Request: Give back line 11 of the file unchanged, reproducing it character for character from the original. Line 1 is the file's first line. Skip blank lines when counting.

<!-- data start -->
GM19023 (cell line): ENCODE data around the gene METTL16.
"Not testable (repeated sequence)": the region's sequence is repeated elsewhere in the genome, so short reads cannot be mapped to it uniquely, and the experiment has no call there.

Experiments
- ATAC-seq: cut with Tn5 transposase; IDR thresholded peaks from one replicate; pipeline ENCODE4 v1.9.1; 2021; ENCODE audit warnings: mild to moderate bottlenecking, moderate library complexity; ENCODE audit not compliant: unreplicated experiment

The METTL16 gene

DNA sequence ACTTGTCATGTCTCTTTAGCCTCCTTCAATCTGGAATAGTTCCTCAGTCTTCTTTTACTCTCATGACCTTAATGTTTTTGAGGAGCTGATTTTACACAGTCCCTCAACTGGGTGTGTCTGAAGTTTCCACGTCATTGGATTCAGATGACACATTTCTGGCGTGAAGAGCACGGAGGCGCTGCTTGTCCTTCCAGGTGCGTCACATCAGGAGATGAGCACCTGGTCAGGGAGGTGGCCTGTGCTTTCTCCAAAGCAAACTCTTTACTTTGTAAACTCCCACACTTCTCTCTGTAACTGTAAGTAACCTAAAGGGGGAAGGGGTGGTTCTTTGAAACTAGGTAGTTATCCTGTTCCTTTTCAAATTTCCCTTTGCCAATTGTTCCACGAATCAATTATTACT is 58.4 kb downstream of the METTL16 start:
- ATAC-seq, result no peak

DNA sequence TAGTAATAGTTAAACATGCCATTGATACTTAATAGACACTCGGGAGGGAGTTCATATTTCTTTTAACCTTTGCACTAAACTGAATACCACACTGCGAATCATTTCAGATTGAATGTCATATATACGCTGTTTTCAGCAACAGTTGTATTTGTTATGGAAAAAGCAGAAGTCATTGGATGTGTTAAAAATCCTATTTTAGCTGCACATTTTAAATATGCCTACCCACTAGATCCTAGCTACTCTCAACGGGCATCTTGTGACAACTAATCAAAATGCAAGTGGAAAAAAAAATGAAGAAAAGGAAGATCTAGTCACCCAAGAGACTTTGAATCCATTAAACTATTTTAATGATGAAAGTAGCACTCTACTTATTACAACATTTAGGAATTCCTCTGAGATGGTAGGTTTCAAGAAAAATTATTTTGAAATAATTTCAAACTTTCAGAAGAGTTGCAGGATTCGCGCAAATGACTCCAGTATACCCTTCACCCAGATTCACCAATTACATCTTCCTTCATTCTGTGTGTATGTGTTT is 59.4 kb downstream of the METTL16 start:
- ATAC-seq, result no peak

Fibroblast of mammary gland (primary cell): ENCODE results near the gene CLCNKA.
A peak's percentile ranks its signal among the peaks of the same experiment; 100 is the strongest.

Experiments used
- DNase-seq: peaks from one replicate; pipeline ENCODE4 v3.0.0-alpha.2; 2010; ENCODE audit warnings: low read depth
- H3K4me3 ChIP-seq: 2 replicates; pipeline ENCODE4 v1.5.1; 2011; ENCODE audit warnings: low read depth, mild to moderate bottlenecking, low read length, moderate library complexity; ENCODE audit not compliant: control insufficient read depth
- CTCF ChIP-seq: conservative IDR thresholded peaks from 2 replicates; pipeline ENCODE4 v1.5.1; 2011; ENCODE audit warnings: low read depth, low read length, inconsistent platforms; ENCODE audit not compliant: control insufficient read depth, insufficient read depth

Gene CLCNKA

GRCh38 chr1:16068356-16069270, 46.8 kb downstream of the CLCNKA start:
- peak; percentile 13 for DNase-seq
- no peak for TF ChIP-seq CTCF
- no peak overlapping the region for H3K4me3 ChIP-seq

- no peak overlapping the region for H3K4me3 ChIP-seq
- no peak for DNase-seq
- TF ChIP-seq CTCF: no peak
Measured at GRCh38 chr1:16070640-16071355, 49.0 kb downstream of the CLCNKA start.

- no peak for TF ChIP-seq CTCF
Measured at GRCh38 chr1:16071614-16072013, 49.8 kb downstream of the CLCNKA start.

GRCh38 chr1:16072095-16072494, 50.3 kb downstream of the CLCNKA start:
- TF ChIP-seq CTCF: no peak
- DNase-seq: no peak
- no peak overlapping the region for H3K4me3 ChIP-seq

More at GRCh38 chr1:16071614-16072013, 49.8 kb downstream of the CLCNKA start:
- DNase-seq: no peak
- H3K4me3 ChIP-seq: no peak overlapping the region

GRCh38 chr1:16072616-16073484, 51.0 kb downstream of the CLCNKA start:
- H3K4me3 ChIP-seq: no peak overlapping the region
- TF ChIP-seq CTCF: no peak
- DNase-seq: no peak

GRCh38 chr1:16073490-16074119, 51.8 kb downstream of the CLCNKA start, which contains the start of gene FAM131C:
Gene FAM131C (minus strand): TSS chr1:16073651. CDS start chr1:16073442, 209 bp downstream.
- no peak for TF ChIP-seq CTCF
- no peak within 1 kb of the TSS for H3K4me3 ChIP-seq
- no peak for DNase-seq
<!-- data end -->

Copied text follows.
A peak's percentile ranks its signal among the peaks of the same experiment; 100 is the strongest.